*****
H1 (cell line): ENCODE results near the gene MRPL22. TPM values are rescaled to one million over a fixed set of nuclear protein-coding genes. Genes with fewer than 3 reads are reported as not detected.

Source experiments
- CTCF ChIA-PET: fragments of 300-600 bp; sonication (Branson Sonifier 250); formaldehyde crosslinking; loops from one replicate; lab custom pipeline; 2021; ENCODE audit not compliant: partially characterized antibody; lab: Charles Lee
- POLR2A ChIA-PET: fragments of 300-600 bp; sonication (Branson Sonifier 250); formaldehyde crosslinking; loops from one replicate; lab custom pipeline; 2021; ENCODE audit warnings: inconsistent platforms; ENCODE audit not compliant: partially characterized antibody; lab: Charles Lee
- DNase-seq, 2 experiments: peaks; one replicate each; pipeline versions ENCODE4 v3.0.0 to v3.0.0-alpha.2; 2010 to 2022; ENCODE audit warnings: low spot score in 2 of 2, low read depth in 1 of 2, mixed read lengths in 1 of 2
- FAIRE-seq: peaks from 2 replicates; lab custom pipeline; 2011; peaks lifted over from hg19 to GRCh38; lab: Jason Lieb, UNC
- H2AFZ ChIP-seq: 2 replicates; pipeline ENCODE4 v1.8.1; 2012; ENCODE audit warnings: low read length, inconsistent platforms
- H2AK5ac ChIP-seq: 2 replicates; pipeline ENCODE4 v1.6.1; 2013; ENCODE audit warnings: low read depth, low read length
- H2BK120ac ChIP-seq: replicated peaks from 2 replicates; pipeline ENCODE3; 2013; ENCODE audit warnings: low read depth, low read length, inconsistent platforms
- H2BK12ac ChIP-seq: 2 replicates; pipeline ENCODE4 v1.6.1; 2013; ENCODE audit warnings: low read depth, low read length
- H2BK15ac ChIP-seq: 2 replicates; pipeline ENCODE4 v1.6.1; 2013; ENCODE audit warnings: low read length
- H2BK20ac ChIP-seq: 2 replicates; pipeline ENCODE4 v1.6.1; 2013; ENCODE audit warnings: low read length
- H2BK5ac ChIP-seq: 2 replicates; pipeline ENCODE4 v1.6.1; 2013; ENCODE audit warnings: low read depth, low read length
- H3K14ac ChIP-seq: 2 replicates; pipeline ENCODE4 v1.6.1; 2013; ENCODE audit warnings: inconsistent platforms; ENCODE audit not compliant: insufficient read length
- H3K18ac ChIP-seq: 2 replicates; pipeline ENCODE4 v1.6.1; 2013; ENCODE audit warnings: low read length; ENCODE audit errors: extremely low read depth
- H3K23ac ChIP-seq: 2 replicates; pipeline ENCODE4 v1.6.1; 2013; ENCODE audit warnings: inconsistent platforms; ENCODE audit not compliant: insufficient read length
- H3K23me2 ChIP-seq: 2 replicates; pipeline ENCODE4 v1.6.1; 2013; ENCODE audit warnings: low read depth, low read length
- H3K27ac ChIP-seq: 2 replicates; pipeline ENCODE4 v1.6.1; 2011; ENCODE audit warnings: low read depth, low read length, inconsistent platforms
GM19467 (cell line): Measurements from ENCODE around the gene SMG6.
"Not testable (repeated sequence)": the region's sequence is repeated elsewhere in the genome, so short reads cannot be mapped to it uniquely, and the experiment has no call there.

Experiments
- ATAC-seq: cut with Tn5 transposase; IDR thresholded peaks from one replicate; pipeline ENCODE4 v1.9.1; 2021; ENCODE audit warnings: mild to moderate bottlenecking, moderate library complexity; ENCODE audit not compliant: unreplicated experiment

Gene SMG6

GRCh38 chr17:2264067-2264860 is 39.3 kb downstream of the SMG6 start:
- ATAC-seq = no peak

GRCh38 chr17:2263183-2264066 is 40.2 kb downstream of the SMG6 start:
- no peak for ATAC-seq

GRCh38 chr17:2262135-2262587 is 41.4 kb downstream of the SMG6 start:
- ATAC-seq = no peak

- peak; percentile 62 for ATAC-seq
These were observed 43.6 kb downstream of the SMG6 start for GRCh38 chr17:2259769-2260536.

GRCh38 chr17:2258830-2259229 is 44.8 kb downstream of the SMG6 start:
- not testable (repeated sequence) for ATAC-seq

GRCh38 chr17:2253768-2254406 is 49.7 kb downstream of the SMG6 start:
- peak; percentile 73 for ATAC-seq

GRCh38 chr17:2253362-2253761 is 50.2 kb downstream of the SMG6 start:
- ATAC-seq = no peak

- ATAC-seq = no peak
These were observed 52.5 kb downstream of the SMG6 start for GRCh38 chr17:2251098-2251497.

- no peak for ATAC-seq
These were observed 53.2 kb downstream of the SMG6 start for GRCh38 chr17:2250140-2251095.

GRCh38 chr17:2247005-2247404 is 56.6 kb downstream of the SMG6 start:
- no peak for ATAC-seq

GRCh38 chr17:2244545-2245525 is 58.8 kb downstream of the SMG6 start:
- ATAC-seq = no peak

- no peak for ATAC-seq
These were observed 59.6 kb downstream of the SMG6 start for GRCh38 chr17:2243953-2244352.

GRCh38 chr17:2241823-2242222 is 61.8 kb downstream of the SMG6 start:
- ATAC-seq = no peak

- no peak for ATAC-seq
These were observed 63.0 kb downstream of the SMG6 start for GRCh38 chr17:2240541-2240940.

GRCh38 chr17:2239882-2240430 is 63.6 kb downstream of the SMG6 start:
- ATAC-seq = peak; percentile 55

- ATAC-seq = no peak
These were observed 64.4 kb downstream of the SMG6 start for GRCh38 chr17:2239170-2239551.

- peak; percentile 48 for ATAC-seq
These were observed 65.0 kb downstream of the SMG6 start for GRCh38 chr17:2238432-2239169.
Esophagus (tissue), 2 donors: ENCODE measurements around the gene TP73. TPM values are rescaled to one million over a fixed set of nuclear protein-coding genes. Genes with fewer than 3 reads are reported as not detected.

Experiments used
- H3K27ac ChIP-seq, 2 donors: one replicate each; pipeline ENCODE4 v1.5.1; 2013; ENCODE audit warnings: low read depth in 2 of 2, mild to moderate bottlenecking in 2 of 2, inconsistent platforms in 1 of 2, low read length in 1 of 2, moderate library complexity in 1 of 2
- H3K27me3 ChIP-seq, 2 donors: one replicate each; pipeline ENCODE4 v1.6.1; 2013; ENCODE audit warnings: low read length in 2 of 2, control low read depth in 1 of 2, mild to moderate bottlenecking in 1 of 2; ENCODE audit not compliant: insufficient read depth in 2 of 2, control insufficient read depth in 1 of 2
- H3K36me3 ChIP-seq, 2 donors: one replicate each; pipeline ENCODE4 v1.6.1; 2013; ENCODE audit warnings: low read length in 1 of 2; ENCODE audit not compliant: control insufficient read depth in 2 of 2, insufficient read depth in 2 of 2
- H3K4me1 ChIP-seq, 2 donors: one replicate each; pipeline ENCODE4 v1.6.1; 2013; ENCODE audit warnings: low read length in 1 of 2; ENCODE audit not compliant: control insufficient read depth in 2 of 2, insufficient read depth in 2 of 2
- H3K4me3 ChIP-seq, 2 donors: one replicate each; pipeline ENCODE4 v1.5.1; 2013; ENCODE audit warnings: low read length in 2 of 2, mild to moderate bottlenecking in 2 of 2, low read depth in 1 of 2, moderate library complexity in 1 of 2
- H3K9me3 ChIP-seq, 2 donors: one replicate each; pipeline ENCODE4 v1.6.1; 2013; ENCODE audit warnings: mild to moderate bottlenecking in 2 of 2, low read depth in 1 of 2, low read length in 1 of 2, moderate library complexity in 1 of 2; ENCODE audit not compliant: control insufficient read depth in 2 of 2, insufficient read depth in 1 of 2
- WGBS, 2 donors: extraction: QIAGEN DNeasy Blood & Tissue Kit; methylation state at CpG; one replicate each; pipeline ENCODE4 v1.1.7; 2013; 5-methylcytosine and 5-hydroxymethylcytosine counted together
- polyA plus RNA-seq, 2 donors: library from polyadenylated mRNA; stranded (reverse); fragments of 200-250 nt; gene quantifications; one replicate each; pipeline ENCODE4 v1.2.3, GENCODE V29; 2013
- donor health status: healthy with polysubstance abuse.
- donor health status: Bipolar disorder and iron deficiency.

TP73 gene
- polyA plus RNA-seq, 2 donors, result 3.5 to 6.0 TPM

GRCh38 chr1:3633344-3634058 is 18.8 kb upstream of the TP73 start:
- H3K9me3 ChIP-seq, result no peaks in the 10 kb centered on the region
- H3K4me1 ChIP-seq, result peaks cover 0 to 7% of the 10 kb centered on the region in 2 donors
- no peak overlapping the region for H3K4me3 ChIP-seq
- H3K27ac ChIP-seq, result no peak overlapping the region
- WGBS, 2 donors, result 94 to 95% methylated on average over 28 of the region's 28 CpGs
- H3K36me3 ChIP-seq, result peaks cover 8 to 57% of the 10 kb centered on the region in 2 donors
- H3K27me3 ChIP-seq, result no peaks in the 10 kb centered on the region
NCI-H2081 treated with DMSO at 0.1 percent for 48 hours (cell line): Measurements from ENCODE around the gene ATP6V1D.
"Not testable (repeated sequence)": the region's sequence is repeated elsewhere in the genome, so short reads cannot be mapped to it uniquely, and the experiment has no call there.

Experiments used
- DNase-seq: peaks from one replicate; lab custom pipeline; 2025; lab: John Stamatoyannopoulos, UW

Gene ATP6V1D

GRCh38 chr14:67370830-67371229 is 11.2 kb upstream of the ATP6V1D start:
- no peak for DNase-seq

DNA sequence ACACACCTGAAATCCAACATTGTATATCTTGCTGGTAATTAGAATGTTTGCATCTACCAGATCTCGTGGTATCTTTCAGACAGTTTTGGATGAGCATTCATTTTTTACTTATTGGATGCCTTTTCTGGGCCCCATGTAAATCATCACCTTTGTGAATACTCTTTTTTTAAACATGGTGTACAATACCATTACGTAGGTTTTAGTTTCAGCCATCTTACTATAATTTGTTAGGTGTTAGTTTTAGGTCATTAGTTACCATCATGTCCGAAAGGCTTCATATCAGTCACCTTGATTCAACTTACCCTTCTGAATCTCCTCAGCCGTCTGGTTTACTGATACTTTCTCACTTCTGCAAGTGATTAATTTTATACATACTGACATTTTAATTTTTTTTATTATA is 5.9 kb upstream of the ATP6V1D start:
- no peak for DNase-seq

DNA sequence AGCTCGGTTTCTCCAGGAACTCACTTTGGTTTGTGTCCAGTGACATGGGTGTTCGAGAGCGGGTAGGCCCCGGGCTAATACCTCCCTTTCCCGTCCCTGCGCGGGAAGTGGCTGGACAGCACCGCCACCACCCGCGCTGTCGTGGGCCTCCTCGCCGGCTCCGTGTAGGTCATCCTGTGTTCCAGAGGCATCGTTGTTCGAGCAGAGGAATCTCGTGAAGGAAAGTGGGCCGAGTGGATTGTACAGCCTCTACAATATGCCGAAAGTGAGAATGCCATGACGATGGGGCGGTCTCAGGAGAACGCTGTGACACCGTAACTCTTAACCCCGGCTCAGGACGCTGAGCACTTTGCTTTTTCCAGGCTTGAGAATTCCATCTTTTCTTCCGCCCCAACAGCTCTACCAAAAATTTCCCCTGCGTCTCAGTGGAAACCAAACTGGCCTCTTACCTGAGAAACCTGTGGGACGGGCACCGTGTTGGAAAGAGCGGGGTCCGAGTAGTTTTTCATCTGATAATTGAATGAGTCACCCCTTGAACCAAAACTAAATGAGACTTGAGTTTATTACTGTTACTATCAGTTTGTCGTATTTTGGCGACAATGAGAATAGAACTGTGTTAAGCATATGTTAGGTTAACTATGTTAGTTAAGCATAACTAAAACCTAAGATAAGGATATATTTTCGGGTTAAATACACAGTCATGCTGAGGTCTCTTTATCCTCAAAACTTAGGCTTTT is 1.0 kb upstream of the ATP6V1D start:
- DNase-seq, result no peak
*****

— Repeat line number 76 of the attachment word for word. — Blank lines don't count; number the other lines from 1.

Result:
- H3K27ac ChIP-seq, result no peak overlapping the region